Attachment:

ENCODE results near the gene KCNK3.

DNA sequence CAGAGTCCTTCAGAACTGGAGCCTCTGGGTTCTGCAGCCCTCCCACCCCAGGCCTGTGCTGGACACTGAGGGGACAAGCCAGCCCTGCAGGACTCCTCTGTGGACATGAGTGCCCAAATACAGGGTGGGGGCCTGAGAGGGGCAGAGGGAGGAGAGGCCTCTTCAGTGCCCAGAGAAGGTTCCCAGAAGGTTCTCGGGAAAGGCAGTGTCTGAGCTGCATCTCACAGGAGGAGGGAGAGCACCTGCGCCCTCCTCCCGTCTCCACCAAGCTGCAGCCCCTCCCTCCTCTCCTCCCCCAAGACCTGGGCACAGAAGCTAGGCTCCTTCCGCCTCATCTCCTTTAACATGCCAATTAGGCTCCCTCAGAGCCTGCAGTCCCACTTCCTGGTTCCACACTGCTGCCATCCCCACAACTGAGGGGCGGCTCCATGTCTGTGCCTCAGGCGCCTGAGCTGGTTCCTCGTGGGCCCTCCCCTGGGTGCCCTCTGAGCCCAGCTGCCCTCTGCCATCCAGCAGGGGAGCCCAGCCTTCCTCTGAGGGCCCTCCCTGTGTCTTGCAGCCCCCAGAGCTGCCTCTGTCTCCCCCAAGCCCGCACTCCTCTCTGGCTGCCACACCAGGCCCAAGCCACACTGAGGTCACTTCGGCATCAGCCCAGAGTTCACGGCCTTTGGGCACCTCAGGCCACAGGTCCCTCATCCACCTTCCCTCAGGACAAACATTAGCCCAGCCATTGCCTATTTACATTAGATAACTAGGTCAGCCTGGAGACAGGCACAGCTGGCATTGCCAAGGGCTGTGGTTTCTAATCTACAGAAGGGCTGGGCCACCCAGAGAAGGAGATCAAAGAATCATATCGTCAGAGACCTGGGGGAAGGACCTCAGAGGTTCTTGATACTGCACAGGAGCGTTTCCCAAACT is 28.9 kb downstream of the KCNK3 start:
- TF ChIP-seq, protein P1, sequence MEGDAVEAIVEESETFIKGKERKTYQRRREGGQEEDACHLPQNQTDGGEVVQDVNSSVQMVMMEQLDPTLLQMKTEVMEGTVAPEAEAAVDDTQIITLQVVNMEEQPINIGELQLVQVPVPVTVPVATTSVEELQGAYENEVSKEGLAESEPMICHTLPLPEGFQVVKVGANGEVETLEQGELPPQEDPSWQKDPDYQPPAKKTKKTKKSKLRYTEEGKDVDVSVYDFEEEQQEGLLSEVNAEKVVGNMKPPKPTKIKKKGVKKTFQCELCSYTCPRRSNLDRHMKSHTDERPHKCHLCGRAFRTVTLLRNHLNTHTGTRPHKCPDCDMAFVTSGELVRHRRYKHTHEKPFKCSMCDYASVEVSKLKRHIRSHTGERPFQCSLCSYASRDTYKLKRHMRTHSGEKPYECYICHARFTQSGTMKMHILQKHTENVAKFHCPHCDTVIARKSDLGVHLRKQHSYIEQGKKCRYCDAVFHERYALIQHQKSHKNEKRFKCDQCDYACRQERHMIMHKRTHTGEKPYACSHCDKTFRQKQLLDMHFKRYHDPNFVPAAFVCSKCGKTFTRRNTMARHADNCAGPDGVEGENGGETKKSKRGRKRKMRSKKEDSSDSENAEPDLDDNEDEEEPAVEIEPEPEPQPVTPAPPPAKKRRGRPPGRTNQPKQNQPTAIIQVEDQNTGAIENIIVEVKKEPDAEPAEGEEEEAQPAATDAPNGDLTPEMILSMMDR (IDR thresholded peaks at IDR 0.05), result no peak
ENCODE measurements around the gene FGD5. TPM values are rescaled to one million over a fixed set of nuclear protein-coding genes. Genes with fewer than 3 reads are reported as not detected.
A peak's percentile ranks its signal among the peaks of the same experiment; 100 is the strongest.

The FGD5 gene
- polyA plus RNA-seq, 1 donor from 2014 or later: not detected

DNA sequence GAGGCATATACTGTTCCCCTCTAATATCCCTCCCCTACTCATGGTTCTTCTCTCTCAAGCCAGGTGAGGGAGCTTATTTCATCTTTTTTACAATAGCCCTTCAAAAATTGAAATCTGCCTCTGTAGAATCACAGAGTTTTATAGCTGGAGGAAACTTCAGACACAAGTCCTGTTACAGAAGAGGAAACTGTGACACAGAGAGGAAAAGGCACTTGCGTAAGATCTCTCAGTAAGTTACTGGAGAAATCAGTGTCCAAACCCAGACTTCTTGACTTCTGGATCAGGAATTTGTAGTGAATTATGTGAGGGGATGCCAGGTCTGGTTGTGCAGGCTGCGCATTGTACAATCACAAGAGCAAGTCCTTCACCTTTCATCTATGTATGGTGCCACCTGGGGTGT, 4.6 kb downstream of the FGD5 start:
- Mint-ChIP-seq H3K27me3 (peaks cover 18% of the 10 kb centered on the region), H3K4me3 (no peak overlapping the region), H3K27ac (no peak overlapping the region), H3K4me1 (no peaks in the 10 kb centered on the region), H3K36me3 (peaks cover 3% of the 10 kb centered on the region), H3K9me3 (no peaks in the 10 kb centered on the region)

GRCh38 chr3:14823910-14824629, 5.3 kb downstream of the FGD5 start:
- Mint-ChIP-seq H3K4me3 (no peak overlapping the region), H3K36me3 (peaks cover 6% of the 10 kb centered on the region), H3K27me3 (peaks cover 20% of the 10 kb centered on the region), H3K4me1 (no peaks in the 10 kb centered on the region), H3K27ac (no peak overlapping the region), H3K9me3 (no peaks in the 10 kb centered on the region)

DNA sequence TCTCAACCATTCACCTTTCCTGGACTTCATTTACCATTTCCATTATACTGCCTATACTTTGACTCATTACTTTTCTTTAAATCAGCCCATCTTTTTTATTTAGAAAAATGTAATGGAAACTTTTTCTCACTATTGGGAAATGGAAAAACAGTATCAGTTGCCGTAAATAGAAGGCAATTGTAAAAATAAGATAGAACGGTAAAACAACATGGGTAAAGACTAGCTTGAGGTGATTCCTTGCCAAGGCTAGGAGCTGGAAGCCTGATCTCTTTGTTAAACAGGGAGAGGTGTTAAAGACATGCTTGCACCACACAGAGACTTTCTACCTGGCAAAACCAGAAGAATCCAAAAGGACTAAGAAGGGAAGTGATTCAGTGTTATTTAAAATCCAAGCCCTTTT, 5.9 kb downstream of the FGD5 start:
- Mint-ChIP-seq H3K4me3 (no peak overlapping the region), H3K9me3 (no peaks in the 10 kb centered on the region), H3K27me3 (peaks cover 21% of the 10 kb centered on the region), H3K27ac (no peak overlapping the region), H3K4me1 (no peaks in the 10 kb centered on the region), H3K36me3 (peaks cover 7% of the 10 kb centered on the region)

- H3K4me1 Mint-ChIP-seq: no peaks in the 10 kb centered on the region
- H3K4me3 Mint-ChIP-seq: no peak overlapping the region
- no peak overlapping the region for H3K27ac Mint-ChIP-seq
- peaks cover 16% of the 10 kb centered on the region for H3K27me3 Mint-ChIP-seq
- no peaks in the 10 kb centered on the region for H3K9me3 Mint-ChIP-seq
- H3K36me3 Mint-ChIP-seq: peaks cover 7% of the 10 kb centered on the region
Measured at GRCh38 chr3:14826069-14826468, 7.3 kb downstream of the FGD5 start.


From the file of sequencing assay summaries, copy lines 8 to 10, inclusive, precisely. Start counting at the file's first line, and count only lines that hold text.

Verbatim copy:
DNA sequence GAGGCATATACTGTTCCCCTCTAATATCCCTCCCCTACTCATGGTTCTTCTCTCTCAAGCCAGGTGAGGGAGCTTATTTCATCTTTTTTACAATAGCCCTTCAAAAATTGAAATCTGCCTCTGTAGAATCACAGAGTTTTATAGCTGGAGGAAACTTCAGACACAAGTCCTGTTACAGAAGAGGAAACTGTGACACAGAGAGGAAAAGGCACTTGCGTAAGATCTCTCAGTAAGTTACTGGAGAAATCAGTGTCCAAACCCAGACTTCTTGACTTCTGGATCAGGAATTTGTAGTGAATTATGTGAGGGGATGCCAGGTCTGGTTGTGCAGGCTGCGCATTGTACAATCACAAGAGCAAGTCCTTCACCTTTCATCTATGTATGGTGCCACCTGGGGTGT, 4.6 kb downstream of the FGD5 start:
- Mint-ChIP-seq H3K27me3 (peaks cover 18% of the 10 kb centered on the region), H3K4me3 (no peak overlapping the region), H3K27ac (no peak overlapping the region), H3K4me1 (no peaks in the 10 kb centered on the region), H3K36me3 (peaks cover 3% of the 10 kb centered on the region), H3K9me3 (no peaks in the 10 kb centered on the region)

GRCh38 chr3:14823910-14824629, 5.3 kb downstream of the FGD5 start: